Like Fat Tire, Odell’s 90 Shilling is amber in color and approachable in flavor. But most of the similarities stop there. Instead of being inspired by Belgian beers, it takes its cues from the English and Scottish ales that brewery co-founder Doug Odell preferred. In fact, 90 Shilling began life as one of his first home-brewing recipes. Introduced at the brewery’s opening in 1989, it was a bold twist for most beer drinkers, and although it’s timid by today’s standards, it set the pace in Colorado and is still a regular go-to for many people, as well as a reminder of why craft beers were needed in the first place.
Denver’s first brewpub started out making English-style cask ales, but it was an American amber ale inspired by a German Marzen that became its flagship: Rail Yard Ale. First brewed by early Wynkoop stalwart Tom Dargen to celebrate his wedding, the beer was named for the run-down train station across the street. But Rail Yard got plenty of people on board with its easy-going combination of malty sweetness and fruity esters. The Wynkoop and Rail Yard would change Denver, change craft brewing and change the state’s fortunes over the ensuing decades in ways that no one could have imagined in 1988, when it opened.
Laughing Lab Scottish Ale probably wasn’t the first beer named for man’s best friend, and it won’t be the last, but it embodied a certain (and now somewhat diminished) Colorado feel — dogs, Jeeps, the outdoors, independence, community — in a way that many other beers didn’t. Hailing from Colorado Springs, Bristol’s beers were at one time a must-have for bars and liquor stores across the state; Laughing Lab, for its part, won nine GABF medals over sixteen years. These days, the unassuming former star has faded into the background, but there is no denying the easy-sipping appeal of this malty beer, and it is as approachably delicious now as it was exotically delicious in 1994.
Mountain Sun Brewpub
As with music, tastes in beer have changed over time. Much of what blew people’s minds in the ’80s, ’90s or 2000s is considered quaint or boring today. But a few things continue to amaze, decade after decade. That’s why college kids keep discovering Led Zeppelin but not Men Without Hats, and that’s why Mountain Sun’s Isadore Java Porter has been a mainstay on this brewpub’s menu for 25 years. Concocted shortly after Mountain Sun opened in Boulder in 1993, Isadore was made by soaking huge amounts of coffee in wort (unfermented beer) — and it has sometimes come with a warning not to drink too much at the risk staying up all night. Rich, smooth and dark like coffee itself, the beer was a hit from the beginning, exploding people’s definitions of what a beer could be in a delightful way. And it continues to delight today.
When they close their eyes, beer drinkers who were around during the brief but very bright existence of Tabernash Brewing (1993-1997) can still taste its flagship weissbier. For many, it was the first flavorful beer they’d tried. For others, it was a perfect representation of an old style in a new place. Eric Warner, who developed and brewed the beer, would go on to write German Wheat Beer, a definitive style manual for the Brewers Association. A graduate of the famed Weihenstephan brewing-science school in Germany, he imbued Weiss with classic clove and banana notes and a foamy white head. Although many other breweries made hefeweizens at the time, none moved people the way that Tabernash’s did.
First conceived by Keith Villa, Coors’s promising young Ph.D., and first brewed in 1995 as Bellyslide Belgian White by Wayne Waananen inside the Sandlot at Coors Field, Blue Moon began its life as the beer giant’s ugly stepchild. A passion project of Villa’s, it was a beer that had more flavor (coriander, orange peel and Belgian yeast), more class (those tall glasses and orange slices) and a boundary-pushing hazy look (everything old is new again). But Blue Moon eventually caught on, and when it did, it couldn’t be stopped. The beer is now one of the top twenty bestsellers in the nation and can be found in more than thirty other countries. It is also often credited with helping to wake up America’s palate on a much larger scale than what the small microbreweries of the time were achieving. It has inspired many imitators, plenty of jokes and a raft of other flavored Blue Moon beers, not to mention its own brewpub in River North. But the beer has left a legacy that is uniquely tied to the heart of Denver.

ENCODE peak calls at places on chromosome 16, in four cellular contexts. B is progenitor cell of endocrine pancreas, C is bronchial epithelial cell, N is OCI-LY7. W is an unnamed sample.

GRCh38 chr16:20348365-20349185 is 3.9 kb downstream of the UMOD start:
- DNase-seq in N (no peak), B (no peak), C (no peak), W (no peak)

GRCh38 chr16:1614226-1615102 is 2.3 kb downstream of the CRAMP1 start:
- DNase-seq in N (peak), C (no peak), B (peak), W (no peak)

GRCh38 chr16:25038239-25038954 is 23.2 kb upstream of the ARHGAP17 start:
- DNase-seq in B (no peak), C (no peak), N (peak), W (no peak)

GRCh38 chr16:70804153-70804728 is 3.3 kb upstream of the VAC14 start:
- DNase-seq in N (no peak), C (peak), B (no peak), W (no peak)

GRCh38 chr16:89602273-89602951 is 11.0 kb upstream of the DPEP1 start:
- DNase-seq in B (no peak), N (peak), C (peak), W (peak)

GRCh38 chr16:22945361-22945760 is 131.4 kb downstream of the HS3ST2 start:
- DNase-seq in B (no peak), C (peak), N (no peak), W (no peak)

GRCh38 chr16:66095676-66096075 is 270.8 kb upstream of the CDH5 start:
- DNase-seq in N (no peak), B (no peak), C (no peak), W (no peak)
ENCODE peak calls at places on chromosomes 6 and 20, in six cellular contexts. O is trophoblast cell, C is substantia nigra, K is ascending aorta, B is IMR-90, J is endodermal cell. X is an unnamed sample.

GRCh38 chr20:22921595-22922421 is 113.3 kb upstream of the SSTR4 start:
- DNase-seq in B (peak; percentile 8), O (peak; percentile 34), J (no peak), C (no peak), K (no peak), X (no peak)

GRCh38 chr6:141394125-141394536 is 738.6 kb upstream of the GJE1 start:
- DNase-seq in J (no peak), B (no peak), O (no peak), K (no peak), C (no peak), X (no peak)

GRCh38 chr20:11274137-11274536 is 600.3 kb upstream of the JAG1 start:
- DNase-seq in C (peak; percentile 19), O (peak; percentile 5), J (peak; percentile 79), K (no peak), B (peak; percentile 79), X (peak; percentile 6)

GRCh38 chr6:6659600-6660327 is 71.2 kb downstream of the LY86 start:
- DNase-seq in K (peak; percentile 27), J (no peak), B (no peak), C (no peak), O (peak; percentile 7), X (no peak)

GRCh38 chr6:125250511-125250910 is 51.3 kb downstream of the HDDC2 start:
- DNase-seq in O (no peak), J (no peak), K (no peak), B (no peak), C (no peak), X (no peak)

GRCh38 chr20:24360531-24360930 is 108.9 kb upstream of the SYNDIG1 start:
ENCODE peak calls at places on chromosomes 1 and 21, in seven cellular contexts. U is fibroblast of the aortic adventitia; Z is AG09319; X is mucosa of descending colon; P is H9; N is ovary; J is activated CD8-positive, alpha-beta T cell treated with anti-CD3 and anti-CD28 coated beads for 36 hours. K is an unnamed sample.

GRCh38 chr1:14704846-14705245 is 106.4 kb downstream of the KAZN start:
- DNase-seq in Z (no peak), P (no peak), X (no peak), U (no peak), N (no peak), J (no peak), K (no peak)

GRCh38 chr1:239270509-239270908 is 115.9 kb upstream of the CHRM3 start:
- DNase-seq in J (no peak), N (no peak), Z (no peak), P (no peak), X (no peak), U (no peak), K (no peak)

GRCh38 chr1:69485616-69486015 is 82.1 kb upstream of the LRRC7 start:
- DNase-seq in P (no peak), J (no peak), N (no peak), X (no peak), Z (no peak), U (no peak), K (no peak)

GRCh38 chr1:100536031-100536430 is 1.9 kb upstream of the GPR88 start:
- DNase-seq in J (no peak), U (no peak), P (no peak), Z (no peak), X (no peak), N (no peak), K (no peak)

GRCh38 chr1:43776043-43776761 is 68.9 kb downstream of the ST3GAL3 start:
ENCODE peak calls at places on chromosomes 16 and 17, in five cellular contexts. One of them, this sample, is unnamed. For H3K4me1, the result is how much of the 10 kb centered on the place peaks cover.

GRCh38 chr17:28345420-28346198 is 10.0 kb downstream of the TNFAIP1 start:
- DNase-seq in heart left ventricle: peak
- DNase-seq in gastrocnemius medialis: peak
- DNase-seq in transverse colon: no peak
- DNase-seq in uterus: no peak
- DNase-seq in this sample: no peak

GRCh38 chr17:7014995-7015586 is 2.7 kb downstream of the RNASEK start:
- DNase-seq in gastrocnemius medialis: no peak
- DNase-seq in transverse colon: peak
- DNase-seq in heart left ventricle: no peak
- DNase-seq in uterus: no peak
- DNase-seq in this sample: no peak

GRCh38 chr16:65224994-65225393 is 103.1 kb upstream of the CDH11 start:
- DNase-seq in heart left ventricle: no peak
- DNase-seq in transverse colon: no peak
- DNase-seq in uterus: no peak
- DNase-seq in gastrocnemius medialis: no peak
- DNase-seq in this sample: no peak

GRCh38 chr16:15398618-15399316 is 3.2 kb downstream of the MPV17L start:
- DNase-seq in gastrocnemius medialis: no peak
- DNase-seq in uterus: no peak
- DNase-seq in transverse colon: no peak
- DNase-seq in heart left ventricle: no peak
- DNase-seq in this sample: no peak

Flying Dog Brewing
Developed in 1991 as one of Flying Dog’s first beers, Doggie Style got immediate attention when it won a gold medal at GABF — and the brewery moved from Aspen to Denver to expand. But the quality of Flying Dog’s beer took a back seat to the company’s marketing later in the 1990s when the Colorado State Liquor Board forbade the brewery from using the motto “Good Beer, No Shit,” on its bottle labels — labels that were designed by Hunter S. Thompson’s friend and colleague, Ralph Steadman. The case landed in the national spotlight as it wound its way through the courts; in 2001, the Colorado Supreme Court finally ruled in favor of the brewery and its First Amendment rights. Flying Dog left Colorado in 2008 for Maryland, angering many of its local fans, and went on to face many more freedom-of-speech battles in other states for labels and names like Raging Bitch. But Doggie Style, hoppier than most pale ales and good enough to win a second GABF medal in 1999, retains its frisky reputation for taste as well as iconoclastic marketing.
The story goes like this: In 1998, Adam Avery’s four-year-old brewery wasn’t doing very well. Although other breweries’ fruit beers, wheat beers and pale ales were flying off the shelves, Avery’s weren’t catching on. So Avery decided to make a brew that really moved him, a beer that had so much alcohol and was so hoppy that the Brewers Association had no way to classify it at the time. That’s how the 10 percent ABV, 102 IBU Hog Heaven Barleywine was born, and it would change everything for Avery. The brewery followed up with a series of boundary-pushing, style-defying, high-alcohol beers that earned it a reputation far outside of Colorado. Avery, now owned by Mahou San Miguel, has mostly left those beers behind, but it will always be remembered for having changed the palates and mindsets of beer drinkers in Colorado. Hog Heaven is still made, though it’s now classified as an imperial red IPA.